Book Notes

A few book notes, before the memory fades.

I notice that my books seem to cluster, i.e. there is overlap and synergy among them. No doubt some comes from my own interest and choices, but I think some of this is an artifact of memory. One book makes something salient and then I more easily see it in others, maybe even see what is not there.

Well, since this is a journey in my mind, don’t have to resolve this. Used to be a problem in graduate school, since I would know stuff but not be able to tease out the sources, but now it is just all mine, so if you quote me on it you are working my memory and need to check the original if you want the author’s.

The Fifth Risk by Michael Lewis

It started off very strong but then petered out. The first theme was the government requires lots of expertise and that civil servants are generally hard-working people with significant knowledge & commitment is true, IMO. I am both biased and informed by my own background on this. From there, however, he extrapolates too far about government’s role. IMO, government plays a role that only it can play in creating conditions for prosperity but cannot not itself create prosperity. There is big nuance here that I think he did not property address.

A good example of an important government role is in research. He mentions ARPA-E and DARPA, and all the things they gave us, like the Internet and fracking. This is correct but not complete. It is undoubtedly true w/o DARPA there would be no Internet, but it is also true that w/o American private firms and civil society the seed of Internet would have been sterile. Anyway, worth reading the book.

“Quiet: The Power of Introverts in a World That Can’t Stop Talking” by Susan Cain

This is a great book but a little eclectic. Her main idea is that we have become too in love with extroverts, being out there, groups activities and “brainstorming,” and that we need more introspection and contemplation. I agree.

I also agree with her that the popular idea of introvert is pejorative (you have to come out of your shell) and that being an introvert is not something that needs to be cured and it does not mean that you are not engaged in the word. I come of as introvert of the Myers-Briggs (INTP for those who know the test), but I love public speaking, for example. I just also like to be alone sometimes.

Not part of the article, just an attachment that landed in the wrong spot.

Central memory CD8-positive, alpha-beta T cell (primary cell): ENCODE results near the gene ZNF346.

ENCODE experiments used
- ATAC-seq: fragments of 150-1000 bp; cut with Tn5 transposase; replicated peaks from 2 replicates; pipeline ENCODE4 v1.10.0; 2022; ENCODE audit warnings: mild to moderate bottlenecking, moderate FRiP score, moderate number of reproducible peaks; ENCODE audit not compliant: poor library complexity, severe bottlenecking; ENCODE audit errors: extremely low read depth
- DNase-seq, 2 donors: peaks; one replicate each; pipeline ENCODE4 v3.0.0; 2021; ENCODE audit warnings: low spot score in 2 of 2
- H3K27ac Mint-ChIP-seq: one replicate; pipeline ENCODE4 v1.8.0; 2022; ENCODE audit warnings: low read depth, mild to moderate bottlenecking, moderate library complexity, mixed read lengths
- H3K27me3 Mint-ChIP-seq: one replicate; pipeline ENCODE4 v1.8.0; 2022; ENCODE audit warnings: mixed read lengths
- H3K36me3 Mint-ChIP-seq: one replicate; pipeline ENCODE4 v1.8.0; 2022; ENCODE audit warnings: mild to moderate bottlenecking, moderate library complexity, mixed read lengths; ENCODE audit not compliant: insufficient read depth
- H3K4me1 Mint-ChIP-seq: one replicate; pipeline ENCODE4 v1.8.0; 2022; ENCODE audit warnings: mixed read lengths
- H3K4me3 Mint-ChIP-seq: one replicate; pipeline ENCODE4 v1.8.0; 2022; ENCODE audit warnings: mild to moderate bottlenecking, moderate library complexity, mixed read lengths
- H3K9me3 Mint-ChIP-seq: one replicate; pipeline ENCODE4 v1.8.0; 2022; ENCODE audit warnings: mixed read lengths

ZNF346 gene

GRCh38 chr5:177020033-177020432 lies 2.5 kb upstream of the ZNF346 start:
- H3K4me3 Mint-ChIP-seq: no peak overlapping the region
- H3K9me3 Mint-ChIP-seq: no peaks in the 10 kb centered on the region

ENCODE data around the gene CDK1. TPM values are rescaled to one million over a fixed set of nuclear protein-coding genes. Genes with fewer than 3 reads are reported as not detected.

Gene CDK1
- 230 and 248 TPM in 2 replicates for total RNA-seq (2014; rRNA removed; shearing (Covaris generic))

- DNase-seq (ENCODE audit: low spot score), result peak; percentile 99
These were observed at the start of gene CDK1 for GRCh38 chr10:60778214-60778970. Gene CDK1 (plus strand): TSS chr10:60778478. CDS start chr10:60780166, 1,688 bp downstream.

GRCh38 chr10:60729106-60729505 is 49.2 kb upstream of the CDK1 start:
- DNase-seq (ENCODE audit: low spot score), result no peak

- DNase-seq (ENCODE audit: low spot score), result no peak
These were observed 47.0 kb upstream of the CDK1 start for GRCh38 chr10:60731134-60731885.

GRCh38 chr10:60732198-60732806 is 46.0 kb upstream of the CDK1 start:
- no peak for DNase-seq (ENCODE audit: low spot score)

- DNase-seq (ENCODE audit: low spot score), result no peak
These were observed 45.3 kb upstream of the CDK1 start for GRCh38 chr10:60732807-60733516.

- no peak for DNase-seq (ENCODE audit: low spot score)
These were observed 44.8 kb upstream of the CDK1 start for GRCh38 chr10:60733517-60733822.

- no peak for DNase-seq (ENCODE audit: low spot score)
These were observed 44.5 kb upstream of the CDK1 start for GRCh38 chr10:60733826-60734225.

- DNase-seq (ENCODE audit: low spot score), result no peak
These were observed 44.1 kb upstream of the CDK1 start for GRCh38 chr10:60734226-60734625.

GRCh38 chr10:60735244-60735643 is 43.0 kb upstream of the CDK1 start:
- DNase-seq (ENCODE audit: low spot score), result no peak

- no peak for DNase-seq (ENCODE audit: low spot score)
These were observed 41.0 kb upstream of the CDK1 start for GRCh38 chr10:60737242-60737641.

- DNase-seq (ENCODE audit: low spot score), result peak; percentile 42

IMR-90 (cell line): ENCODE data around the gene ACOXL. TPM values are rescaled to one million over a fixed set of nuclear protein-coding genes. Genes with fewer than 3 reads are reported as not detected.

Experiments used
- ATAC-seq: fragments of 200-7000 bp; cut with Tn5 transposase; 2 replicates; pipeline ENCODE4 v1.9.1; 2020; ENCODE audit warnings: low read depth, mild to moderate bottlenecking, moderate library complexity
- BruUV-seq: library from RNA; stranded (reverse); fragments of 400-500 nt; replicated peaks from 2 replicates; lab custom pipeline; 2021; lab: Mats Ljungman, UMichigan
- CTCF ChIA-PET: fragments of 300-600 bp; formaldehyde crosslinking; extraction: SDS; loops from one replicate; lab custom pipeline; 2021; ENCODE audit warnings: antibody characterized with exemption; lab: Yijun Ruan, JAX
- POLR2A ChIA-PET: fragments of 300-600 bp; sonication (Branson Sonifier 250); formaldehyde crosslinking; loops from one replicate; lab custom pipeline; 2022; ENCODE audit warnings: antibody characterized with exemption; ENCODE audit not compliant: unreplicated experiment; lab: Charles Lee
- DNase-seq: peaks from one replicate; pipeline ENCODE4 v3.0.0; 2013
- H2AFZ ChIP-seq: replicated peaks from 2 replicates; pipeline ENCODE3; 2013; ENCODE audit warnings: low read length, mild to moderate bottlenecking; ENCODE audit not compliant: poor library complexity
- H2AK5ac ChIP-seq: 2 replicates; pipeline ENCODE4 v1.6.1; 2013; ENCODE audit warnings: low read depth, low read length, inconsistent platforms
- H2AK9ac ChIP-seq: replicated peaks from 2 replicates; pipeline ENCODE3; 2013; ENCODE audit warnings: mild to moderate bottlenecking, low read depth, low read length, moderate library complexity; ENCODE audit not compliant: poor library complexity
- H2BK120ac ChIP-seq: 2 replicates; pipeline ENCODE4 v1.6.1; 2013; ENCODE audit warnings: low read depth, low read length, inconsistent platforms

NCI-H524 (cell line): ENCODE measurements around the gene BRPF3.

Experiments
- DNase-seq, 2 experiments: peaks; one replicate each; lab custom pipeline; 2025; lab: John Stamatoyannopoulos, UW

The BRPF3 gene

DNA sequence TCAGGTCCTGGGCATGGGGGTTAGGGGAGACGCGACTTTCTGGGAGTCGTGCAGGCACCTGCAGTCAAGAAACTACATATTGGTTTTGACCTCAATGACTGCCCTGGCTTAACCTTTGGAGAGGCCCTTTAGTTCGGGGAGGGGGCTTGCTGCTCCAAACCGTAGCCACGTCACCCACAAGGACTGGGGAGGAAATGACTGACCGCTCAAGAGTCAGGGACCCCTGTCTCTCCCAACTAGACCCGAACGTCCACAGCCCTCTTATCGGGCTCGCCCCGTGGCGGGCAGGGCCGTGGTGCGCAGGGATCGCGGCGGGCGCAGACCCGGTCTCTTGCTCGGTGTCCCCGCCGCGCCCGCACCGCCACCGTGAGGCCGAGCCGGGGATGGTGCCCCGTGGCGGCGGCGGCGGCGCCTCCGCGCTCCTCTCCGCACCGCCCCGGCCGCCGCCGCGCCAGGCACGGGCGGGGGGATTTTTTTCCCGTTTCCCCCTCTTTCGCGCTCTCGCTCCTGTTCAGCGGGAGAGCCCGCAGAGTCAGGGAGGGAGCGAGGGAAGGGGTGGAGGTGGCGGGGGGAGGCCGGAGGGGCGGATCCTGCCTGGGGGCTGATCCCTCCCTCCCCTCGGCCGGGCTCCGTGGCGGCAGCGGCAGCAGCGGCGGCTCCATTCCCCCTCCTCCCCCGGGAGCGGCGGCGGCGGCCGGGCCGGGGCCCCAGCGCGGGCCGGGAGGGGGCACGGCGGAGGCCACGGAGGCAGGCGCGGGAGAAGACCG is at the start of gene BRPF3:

The eclectic part comes from her discussions of the character ethic, systems theories and various sciences. All of this interesting and she probably read many of the same books I did, since I recognize the ideas, but I think it was a little off topic.

“How to Fail at Almost Everything and Still Win Big: Kind of the Story of My Life” by Scott Scott Adams

This is the book I would write if I was writing an advice book. I felt a real kindred spirit and attitude. At least that is how I see myself when I am flattering myself – practical, optimistic insouciant, adaptive, “lucky” and a seeker of patterns.

Lucky, which I put in quotes above, is how I would fit it together. You don’t have to be smart if you are lucky, but luck is distributed randomly. Some people get more good breaks than others, but a wise strategy is not to count on that, but rather position yourself so that good luck can “find” you. And when something happens, you have to be ready to move. You can make bad luck into good or the reverse by how you react and adapt.

This leads to the need to look for patterns, think in systems. There is a system to everything. If you can find the key factors and use them, you will be “lucky” more often.

You need to be insouciant and optimistic, since you will fail a lot on your way to success. If you let that stop you, you will not get very far. He did not quote the USMC, but I think it fits here “Improvise, Adapt, Overcome.”

He has an interesting formulation, which I agree but did not think of myself. Goals are for losers. Systems are for winners. Look to the process and you can be adaptive. In fact goals and systems will often overlap, but the system is more flexible. At this part I thought of the Stephen Covey habit, “Start with the end in mind.”

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